Crystal Sugar not giving up fight
New trade deals are greatest threat, says CEO James Horvath at co-op's annual meeting in Fargo. American Crystal Sugar Co.
New trade deals are greatest threat, says CEO James Horvath at co-op's annual meeting in Fargo.
American Crystal Sugar Co. said it lost a battle but not the sugar trade war.
Cooperative officials say they'll continue to fight international trade agreements they say could flood the United States with foreign sugar and cripple the domestic sugar industry.
"New trade deals are our greatest threat in the near term," said James Horvath, president and chief executive officer.
The Moorhead-based cooperative held its annual meeting Thursday in Fargo.
Congress this year narrowly passed the Central American Free Trade Agreement, or CAFTA, over the strong objections of the U.S. sugar industry.
The Bush administration is negotiating a number of similar agreements.
Despite the setback, Crystal Sugar isn't giving up the fight for fair sugar policy, Horvath said.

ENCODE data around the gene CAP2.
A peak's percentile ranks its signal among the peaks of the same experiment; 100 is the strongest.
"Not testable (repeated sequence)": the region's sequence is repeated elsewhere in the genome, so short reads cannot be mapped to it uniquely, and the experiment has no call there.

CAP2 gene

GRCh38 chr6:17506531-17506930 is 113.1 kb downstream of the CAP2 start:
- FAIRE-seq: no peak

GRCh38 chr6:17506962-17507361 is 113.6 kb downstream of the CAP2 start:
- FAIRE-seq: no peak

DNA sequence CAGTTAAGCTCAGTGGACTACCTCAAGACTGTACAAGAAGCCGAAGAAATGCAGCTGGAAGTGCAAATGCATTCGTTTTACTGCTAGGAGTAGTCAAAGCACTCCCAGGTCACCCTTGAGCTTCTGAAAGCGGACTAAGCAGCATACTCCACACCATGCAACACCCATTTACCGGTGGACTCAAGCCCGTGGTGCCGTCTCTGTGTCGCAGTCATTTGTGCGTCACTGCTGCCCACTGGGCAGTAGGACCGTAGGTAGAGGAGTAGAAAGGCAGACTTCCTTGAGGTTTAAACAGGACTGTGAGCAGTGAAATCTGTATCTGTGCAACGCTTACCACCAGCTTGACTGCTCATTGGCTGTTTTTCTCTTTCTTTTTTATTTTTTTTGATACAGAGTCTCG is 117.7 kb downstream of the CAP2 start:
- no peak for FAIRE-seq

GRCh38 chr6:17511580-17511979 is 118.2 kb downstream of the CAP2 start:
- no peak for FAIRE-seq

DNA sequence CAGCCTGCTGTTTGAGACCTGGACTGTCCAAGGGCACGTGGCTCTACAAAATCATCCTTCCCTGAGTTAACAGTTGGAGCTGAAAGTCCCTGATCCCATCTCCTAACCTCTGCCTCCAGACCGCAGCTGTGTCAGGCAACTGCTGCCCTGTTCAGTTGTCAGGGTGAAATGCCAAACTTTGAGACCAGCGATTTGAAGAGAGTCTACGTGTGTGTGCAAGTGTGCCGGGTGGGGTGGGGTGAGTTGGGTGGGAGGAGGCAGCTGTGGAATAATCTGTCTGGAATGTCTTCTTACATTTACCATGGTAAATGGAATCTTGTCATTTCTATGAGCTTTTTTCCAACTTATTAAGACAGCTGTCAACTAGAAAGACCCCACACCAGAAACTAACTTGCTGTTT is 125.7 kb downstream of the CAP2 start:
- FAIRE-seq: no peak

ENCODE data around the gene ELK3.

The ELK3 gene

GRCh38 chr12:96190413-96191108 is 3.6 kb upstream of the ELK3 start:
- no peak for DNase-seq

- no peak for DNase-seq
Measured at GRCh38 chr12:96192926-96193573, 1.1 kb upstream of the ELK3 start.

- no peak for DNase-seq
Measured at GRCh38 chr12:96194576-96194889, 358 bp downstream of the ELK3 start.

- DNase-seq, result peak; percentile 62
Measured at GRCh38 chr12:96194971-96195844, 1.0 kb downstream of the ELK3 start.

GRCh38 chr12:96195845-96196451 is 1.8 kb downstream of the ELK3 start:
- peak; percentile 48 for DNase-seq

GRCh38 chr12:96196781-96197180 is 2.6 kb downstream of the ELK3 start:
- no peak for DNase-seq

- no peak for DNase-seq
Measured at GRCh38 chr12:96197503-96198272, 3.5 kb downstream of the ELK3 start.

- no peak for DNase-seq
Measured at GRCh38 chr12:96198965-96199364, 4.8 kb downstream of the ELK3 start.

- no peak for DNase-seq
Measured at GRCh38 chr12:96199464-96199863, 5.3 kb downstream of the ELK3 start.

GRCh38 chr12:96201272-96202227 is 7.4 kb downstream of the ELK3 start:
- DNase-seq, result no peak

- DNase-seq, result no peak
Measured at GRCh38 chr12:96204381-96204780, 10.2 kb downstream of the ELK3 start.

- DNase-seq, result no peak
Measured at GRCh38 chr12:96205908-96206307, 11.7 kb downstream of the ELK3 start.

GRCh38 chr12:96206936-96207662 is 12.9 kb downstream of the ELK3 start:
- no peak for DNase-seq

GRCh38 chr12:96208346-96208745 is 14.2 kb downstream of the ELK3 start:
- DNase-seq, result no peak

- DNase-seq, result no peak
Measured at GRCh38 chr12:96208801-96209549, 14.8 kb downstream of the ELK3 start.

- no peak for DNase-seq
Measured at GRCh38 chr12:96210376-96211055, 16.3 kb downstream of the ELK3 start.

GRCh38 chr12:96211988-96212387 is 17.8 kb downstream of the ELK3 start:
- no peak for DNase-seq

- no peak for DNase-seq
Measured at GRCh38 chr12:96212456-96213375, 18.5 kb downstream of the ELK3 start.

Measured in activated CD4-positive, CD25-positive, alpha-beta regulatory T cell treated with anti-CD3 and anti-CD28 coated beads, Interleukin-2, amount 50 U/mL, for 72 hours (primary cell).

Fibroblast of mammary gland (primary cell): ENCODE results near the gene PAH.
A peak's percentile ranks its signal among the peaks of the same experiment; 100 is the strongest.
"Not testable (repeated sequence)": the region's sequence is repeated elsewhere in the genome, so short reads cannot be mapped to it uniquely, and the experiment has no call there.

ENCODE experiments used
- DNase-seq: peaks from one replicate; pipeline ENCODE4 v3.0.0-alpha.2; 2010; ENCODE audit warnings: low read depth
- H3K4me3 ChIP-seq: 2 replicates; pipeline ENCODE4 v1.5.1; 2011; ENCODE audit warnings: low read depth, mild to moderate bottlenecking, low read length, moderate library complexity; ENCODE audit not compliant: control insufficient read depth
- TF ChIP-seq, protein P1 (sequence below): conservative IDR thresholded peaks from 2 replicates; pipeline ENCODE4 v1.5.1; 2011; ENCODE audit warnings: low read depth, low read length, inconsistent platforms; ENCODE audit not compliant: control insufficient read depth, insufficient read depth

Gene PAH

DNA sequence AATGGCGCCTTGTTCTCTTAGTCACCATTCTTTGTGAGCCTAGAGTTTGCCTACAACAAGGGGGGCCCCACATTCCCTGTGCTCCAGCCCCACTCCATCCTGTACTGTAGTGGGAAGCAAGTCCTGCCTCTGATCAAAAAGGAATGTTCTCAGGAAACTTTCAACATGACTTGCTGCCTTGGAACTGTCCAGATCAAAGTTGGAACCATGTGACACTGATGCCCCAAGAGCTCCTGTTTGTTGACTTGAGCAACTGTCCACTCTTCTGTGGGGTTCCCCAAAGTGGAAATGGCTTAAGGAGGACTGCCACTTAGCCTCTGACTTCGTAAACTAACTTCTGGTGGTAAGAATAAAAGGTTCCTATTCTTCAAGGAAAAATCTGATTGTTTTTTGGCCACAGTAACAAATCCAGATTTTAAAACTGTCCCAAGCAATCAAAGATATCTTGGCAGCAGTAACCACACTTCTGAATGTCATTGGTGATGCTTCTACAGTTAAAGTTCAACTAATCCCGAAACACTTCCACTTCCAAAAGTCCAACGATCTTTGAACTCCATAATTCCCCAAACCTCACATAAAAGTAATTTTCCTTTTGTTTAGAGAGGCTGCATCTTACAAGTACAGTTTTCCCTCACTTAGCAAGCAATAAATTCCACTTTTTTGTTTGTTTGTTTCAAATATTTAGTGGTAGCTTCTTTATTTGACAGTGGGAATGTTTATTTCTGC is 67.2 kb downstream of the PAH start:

Valley sugar beet producers have overcome challenges in the past and will do so again, said Terry Stadstad, Crystal Sugar chairman and a third-generation sugar beet farmer from Grand Forks, N.D.
Kenny Dahl, a semi-retired Dilworth sugar beet farmer who attended Thursday's meeting, said the push for more trade agreements is misguided.
"I think it's ridiculous. They don't understand what we do," he said.
Dahl said he and other area growers provide a stable supply of efficiently produced sugar.
Rep. Collin Peterson, D-Minn., said the sugar industry's efforts against CAFTA weren't wasted.
"I don't think anyone wants to pick a fight with sugar anytime soon," said Peterson, the ranking Democrat on the House Agriculture committee.
Peterson also said he's optimistic Congress this winter will approve disaster aid for farmers in the northern Red River Valley whose crops were hammered by heavy rains in the spring of 2005.
American Crystal Sugar is the nation's largest sugar beet producer. It has 2,900 shareholders who raise sugar beets in the Red River Valley.
The company reported net revenue of $965 million this year, down from the record $1 billion in 2004, when a bumper 2003 crop boosted profits.
This year's numbers reflect an about-average 2004 crop, the company said.
Wahpeton, N.D.-based Minn-Dak Farmers Cooperative, which has about 475 shareholders who raise sugar beets, holds its annual meeting Tuesday at the Fargo Holiday Inn.
Readers can reach Forum reporter Jonathan Knutson at (701) 241-5530